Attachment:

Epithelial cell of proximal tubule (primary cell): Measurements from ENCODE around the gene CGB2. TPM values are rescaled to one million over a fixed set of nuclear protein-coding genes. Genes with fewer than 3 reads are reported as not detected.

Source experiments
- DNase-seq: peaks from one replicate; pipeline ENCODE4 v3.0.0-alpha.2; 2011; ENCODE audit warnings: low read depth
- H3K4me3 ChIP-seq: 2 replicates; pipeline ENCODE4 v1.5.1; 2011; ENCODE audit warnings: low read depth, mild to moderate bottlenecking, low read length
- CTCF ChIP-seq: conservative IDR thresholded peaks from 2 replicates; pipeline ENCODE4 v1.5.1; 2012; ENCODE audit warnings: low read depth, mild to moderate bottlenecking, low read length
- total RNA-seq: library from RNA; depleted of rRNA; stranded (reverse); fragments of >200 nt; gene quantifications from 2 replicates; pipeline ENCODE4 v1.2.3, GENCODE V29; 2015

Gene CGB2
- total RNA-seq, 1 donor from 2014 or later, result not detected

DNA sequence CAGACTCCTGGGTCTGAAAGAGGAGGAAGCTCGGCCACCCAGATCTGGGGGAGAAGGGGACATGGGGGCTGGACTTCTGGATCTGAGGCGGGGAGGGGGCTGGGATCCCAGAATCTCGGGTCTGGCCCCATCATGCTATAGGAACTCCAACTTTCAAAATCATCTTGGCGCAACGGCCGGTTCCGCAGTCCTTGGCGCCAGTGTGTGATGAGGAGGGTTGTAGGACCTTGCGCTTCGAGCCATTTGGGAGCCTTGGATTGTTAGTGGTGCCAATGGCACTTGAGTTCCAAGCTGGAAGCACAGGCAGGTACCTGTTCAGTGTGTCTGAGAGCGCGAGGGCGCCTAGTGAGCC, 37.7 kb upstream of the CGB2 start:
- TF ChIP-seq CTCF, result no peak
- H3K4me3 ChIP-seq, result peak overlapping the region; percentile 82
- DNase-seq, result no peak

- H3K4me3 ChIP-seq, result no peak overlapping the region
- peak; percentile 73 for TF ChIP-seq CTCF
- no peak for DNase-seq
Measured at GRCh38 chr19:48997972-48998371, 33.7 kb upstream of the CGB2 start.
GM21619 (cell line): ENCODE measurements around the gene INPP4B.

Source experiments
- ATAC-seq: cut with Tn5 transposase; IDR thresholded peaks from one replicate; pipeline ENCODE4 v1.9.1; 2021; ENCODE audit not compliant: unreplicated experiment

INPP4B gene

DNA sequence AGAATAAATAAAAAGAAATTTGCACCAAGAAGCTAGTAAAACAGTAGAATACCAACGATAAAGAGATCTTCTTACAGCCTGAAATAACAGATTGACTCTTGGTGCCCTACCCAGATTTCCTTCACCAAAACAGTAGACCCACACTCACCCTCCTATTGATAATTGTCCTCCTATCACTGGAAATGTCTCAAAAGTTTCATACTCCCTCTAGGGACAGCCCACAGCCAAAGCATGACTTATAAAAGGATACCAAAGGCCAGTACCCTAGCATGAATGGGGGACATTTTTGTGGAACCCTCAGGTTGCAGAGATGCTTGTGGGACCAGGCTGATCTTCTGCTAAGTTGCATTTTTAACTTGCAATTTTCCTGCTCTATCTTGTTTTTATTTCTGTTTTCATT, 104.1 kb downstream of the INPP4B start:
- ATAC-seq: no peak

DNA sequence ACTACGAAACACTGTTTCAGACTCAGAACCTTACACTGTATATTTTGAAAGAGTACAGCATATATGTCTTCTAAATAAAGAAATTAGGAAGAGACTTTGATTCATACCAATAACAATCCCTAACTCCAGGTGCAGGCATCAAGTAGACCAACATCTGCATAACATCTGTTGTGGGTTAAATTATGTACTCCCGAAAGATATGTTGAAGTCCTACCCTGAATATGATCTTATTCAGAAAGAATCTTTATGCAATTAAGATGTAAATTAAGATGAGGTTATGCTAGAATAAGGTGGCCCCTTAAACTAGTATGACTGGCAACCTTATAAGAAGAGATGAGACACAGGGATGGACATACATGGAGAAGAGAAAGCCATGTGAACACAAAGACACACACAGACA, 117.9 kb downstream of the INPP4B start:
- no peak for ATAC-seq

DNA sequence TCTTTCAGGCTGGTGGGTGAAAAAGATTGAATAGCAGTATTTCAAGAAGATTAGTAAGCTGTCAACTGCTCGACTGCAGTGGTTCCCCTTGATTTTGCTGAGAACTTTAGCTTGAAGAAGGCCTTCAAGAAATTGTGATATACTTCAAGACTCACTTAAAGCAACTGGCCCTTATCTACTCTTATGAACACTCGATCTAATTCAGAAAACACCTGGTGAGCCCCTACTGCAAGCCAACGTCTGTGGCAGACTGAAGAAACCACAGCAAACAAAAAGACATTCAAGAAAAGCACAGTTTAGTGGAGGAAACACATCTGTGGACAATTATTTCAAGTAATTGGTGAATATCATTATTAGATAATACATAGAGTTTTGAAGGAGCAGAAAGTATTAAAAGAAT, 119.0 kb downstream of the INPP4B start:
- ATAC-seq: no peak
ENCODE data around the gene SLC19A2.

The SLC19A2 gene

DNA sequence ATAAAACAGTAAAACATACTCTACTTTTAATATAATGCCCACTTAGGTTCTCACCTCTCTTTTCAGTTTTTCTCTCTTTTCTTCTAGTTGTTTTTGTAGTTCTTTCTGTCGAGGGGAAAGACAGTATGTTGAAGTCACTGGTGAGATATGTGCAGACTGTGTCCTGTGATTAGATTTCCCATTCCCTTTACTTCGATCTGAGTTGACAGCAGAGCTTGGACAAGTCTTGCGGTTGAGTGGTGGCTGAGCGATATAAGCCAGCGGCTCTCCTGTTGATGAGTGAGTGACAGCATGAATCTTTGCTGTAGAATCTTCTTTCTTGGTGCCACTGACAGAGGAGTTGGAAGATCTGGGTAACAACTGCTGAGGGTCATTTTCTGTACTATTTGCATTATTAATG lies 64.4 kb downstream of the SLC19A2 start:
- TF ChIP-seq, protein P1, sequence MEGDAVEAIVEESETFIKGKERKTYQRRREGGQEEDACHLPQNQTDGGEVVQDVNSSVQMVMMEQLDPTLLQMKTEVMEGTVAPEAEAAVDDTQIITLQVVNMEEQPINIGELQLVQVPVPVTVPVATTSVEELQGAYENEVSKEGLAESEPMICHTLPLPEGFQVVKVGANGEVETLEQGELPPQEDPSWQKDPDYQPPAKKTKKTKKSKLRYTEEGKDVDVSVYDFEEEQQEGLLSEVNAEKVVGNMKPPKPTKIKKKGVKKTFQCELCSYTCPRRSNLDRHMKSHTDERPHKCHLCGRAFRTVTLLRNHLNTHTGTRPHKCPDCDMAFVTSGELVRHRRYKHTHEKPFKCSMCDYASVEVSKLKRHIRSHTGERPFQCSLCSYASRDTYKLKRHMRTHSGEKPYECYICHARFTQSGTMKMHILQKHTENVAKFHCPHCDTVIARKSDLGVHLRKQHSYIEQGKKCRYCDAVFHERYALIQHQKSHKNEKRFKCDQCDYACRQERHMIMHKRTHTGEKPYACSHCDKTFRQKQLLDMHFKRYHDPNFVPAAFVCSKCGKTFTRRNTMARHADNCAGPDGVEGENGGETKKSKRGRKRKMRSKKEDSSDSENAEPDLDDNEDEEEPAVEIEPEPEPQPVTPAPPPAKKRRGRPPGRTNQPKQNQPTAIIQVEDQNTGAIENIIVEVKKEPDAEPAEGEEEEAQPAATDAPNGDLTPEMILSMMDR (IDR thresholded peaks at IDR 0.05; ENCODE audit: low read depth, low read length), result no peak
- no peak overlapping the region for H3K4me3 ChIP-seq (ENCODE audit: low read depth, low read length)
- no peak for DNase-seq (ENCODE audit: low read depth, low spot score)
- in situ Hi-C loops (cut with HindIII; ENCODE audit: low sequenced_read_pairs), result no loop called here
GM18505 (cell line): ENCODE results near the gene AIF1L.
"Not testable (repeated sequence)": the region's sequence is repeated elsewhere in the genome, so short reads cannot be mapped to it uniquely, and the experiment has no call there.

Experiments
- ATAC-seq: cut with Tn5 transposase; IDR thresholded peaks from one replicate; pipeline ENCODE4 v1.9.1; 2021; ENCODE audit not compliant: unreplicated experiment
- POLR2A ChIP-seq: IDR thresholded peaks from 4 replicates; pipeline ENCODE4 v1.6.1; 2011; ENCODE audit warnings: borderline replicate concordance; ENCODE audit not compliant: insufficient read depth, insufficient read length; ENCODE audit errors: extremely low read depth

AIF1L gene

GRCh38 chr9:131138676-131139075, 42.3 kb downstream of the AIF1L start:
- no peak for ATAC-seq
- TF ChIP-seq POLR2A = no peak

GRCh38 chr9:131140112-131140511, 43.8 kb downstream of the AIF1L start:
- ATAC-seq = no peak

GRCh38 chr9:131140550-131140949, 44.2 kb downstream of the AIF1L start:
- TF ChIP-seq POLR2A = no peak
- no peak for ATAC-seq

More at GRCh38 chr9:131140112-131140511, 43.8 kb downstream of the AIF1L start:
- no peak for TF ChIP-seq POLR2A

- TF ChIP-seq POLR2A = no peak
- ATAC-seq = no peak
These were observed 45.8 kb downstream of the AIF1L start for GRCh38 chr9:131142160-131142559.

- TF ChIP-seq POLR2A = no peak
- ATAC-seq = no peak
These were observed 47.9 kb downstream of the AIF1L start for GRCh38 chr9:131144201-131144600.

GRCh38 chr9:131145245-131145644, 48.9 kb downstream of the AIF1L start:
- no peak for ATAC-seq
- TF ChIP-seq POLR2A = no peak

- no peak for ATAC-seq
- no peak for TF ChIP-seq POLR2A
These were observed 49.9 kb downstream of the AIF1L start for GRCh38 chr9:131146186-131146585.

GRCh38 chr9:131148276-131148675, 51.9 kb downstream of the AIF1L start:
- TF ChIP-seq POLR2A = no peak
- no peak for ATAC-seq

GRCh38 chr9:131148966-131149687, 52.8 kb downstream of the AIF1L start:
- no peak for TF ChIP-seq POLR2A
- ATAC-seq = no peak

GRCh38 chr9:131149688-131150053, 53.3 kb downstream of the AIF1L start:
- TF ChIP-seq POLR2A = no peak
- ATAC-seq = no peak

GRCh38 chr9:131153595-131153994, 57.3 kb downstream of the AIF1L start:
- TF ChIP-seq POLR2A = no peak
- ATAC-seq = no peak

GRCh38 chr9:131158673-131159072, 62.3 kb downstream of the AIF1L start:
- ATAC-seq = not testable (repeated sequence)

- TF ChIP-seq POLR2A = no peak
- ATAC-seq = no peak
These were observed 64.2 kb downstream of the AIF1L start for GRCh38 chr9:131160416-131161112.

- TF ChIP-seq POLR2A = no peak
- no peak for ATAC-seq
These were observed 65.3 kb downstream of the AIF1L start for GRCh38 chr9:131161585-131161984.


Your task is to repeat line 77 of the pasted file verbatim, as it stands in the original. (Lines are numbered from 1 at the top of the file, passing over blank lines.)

- ATAC-seq = no peak